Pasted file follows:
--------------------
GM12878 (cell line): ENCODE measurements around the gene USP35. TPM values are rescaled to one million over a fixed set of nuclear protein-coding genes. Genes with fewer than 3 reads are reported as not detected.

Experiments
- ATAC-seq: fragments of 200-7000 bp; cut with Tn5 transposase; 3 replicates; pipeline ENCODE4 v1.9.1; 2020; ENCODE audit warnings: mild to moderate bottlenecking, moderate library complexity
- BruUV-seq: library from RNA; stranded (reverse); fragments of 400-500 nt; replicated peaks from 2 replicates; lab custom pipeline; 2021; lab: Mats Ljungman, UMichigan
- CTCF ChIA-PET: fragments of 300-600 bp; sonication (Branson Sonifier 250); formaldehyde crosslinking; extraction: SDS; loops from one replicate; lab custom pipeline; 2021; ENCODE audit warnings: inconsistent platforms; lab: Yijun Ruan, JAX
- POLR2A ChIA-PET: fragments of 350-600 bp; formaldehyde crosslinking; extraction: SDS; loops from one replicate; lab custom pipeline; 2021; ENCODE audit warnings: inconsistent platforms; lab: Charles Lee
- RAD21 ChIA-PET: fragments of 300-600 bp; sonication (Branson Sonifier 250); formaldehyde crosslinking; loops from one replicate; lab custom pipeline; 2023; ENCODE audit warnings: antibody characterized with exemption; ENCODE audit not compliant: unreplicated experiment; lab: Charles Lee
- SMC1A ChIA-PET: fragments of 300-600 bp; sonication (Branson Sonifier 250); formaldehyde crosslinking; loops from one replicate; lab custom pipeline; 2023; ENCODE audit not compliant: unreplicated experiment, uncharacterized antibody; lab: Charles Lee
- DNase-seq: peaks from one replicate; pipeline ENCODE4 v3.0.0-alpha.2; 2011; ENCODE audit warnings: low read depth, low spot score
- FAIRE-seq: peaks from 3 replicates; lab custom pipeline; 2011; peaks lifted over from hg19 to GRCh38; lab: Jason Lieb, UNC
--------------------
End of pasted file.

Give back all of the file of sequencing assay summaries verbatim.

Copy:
GM12878 (cell line): ENCODE measurements around the gene USP35. TPM values are rescaled to one million over a fixed set of nuclear protein-coding genes. Genes with fewer than 3 reads are reported as not detected.

Experiments
- ATAC-seq: fragments of 200-7000 bp; cut with Tn5 transposase; 3 replicates; pipeline ENCODE4 v1.9.1; 2020; ENCODE audit warnings: mild to moderate bottlenecking, moderate library complexity
- BruUV-seq: library from RNA; stranded (reverse); fragments of 400-500 nt; replicated peaks from 2 replicates; lab custom pipeline; 2021; lab: Mats Ljungman, UMichigan
- CTCF ChIA-PET: fragments of 300-600 bp; sonication (Branson Sonifier 250); formaldehyde crosslinking; extraction: SDS; loops from one replicate; lab custom pipeline; 2021; ENCODE audit warnings: inconsistent platforms; lab: Yijun Ruan, JAX
- POLR2A ChIA-PET: fragments of 350-600 bp; formaldehyde crosslinking; extraction: SDS; loops from one replicate; lab custom pipeline; 2021; ENCODE audit warnings: inconsistent platforms; lab: Charles Lee
- RAD21 ChIA-PET: fragments of 300-600 bp; sonication (Branson Sonifier 250); formaldehyde crosslinking; loops from one replicate; lab custom pipeline; 2023; ENCODE audit warnings: antibody characterized with exemption; ENCODE audit not compliant: unreplicated experiment; lab: Charles Lee
- SMC1A ChIA-PET: fragments of 300-600 bp; sonication (Branson Sonifier 250); formaldehyde crosslinking; loops from one replicate; lab custom pipeline; 2023; ENCODE audit not compliant: unreplicated experiment, uncharacterized antibody; lab: Charles Lee
- DNase-seq: peaks from one replicate; pipeline ENCODE4 v3.0.0-alpha.2; 2011; ENCODE audit warnings: low read depth, low spot score
- FAIRE-seq: peaks from 3 replicates; lab custom pipeline; 2011; peaks lifted over from hg19 to GRCh38; lab: Jason Lieb, UNC